BackgroundIn kidney transplant patients, parathyroidectomy is associated with an acute decrease in renal function. Acute and chronic effects of parathyroidectomy on renal function have not been extensively studied in primary hyperparathyroidism (PHPT).
MethodsThis retrospective cohort study included 494 patients undergoing parathyroidectomy for PHPT. Acute renal changes were evaluated daily until day 4 post-parathyroidectomy and were stratified according to acute kidney injury (AKI) criteria. Biochemical assessment included serum creatinine, total and ionized calcium, parathyroid hormone (PTH), and 25-hydroxyvitamin D (25OHD). The estimated glomerular filtration rate (eGFR) was calculated using the CKD-EPI equation. We compared preoperative and postoperative renal function up to 5 years of follow-up.
ResultsA total of 391 (79.1%) patients were female, and 422 (85.4%) were non-African American. The median age was 58 years old. The median (first and third quartiles) preoperative serum creatinine, PTH and total calcium levels were 0.81 mg/dL (0.68-1.01), 154.5 pg/mL (106-238.5), and 10.9 mg/dL (10.3-11.5), respectively. The median (first and third quartiles) preoperative eGFR was 86 mL/min/1.73 m2 (65-101.3). After surgery, the median acute decrease in the eGFR was 21 mL/min/1.73 m2 (p<0.0001). Acutely, 41.1% of patients developed stage 1 AKI, 5.9% developed stage 2 AKI, and 1.8% developed stage 3 AKI. The acute eGFR decrease (%) was correlated with age and PTH, calcium and preoperative creatinine levels in univariate analysis. Multivariate analysis showed that the acute change was related to age and preoperative values of ionized calcium, phosphorus and creatinine. The change at 12 months was related to sex, preoperative creatinine and 25OHD. Permanent reduction in the eGFR occurred in 60.7% of patients after an acute episode.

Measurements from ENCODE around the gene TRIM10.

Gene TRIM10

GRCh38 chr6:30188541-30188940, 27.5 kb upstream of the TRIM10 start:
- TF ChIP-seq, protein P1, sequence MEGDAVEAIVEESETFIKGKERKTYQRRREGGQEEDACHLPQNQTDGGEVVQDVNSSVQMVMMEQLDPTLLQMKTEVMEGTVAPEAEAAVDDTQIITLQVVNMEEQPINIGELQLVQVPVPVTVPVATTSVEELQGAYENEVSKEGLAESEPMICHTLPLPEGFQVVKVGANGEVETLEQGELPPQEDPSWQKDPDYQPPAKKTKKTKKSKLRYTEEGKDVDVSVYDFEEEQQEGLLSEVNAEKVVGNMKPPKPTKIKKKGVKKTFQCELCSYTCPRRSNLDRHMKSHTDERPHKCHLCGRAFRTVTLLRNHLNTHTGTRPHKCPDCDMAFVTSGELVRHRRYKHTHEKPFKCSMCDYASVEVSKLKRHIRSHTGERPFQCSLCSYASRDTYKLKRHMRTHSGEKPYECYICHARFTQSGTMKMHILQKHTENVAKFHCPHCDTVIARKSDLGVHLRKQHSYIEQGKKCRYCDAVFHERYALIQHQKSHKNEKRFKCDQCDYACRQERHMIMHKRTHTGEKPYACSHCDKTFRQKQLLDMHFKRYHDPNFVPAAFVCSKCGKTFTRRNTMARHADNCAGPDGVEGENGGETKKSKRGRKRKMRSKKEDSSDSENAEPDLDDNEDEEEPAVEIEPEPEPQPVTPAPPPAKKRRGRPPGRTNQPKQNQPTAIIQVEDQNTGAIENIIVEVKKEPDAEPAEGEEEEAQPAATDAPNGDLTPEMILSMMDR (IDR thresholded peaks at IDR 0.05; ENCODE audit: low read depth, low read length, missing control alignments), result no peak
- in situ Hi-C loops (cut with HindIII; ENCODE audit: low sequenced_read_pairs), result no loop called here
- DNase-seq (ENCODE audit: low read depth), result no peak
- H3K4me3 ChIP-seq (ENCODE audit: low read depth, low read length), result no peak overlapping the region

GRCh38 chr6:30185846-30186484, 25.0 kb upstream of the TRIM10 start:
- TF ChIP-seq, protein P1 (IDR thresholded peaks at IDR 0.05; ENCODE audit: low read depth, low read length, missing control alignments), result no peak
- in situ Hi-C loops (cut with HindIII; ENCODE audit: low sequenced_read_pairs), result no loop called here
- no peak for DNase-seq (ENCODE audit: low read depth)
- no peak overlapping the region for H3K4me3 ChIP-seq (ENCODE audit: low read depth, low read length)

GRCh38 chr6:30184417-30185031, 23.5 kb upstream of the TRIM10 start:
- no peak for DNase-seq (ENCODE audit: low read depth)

ConclusionThere was significant acute impairment in renal function after parathyroidectomy for PHPT, and almost half of the patients met the criteria for AKI. Significant eGFR recovery was observed during the first month after surgery, but a small permanent reduction may occur. Patients treated for PHPT seemed to present with prominent renal dysfunction compared to patients who underwent thyroidectomy.
SUBMITTER: Belli M